boston2024I remember early in my career a client told me they were working on a commercial that would get banned in Boston.  He said it gleefully, and I didn’t get it.  And because I was a starry-eyed young pro dazzled by early exposure to a CEO, I simply asked him to explain why he wanted to be banned in Boston.  You see, this company was operating under Chapter 11, cash strapped, and in an era before the Internet, looking for a low cost way to get people excited about their brand.  They didn’t actually have the money for a national TV buy, so they were making a racy ad (which today would not seem racy), attempting to place it in Boston and getting the media to write about the ad. An early lesson in building buzz, when any attention was good attention.

Unfortunately, the same may not be true for the latest ban in Boston – the ban on city employees speaking negatively about an Olympic bid.  It’s likely that there is a law firm already blogging about the legal implications of such a broad restriction, but from a communications perspective, banning discussion and debate seems like a questionable move.

We often tell clients that they need to embrace dialogue and two way conversation.  Employee support of your company’s initiative – even if that “company” is best earned by communicating and working to earn their buy in, not via mandate.

An Olympic bid is a big undertaking, and one that inevitably comes with some level of controversy.  Prohibiting conversation about it doesn’t make it go away.

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February 3, 2015 | cwinters | Tagged , , ,

Super Bowl Reveals the NFL’s Broader Issue

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It was hard to watch the Super Bowl without thinking that the NFL has had a rough year. And while the pre-Super Bowl scandal of  #DeflateGate is certainly not in the realm of serious issues such as domestic violence and child abuse, it is representative of a pervasive problem in the leagues culture—a lack of character. Pre-game pundits wondered if the aura of cheating would haunt the Patriots even if they won.  Would the crowd, commentators or even the officials, have a decidedly pro-Seattle slant in an effort to put that scandal to bed?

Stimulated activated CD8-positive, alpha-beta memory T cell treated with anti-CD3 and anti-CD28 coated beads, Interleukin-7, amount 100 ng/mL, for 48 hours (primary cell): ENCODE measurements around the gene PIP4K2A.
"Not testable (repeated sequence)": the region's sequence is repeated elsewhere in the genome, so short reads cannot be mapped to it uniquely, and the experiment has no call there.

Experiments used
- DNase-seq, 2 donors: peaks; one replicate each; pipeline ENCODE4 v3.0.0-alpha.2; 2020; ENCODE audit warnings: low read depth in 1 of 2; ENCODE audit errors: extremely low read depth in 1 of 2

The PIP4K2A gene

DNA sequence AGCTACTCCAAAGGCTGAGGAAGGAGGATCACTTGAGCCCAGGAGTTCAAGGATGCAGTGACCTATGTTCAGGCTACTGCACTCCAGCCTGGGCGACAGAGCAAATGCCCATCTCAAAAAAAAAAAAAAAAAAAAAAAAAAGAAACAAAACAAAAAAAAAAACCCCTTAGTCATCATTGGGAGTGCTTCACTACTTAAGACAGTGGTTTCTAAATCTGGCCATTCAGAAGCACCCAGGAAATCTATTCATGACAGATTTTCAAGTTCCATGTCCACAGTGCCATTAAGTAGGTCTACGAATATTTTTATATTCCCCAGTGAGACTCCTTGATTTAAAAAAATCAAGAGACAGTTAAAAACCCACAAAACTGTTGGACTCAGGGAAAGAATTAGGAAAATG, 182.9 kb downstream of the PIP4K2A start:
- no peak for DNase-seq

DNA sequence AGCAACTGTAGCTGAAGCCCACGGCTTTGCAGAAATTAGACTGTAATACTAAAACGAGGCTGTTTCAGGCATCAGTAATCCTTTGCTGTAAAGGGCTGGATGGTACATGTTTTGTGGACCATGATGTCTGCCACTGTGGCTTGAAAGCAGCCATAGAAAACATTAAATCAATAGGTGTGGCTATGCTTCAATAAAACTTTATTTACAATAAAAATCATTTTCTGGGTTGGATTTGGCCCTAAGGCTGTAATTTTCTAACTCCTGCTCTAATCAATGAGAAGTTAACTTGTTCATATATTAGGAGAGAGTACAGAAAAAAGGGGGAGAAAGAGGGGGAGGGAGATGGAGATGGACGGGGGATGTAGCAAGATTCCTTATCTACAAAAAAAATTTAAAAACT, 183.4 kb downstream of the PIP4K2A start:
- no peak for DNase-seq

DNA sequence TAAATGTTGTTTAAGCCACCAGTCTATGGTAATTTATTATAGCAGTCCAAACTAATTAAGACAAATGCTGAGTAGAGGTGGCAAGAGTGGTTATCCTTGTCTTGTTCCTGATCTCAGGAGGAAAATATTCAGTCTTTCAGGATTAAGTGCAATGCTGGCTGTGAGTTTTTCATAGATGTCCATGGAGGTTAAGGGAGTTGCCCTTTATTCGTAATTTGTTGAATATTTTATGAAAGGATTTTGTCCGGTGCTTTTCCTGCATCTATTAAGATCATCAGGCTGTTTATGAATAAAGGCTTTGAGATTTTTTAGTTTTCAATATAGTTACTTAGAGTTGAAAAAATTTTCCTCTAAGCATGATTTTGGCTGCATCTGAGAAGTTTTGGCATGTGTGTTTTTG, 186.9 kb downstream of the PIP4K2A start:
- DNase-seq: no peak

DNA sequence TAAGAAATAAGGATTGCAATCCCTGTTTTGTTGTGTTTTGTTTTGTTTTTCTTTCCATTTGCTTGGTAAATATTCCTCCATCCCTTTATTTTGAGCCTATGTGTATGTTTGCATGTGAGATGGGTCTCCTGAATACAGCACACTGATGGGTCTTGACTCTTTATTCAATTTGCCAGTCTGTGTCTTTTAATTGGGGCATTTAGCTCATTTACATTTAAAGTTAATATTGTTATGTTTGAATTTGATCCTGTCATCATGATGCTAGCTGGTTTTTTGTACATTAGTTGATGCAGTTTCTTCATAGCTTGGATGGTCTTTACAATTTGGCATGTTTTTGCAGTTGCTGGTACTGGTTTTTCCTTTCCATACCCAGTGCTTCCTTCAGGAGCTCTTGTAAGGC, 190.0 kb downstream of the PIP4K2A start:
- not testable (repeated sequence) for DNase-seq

While we can’t say for certain whether or not the Patriots did cheat, we know that they have been accused of it in the past, and that this football culture where the “rules don’t apply to me” is certainly not unique to New England or the NFL. We see the issues with this culture at every level of the sport. It is instilled at a young age, especially in universities and high schools across the country where teachers boost the grades of a star quarterback, where campus scandals like the University of North Carolina’s “sham classes” that get brushed under the rug. When they get to the big league, the issues just get proportionally bigger. And while integrity is no longer required of professional athletes in pretty much any sport, the NFL seems to get more than its share of “bad boy” behavior.  And it seemingly begins at the college level, and even earlier.

I understand on the surface it seems trite to discuss the air within a football against marked regulations that has spanned into a nationwide debate; but this takes on an iceberg effect, especially when the league’s head proclaims it is his job to protect the integrity of the game. Yet we’ve seen little to no action from the league that attracts millions of eyeballs, generates billions of dollars and influences countless numbers of our youth.

The icing on the cake came in the final moments of the game, when the professed “good guys” from Seattle behaved as badly as any of the villains and bad actors we’ve seen. The NFL needs to take a long, hard look at itself this upcoming offseason and develop a serious game plan in working to deflate this bad boy culture. For starters, the league should consider improving its relationship with the NFL Players’ Association (NFLPA) in developing their conduct policy, which would provide a much-need backbone to reinforcing quality character.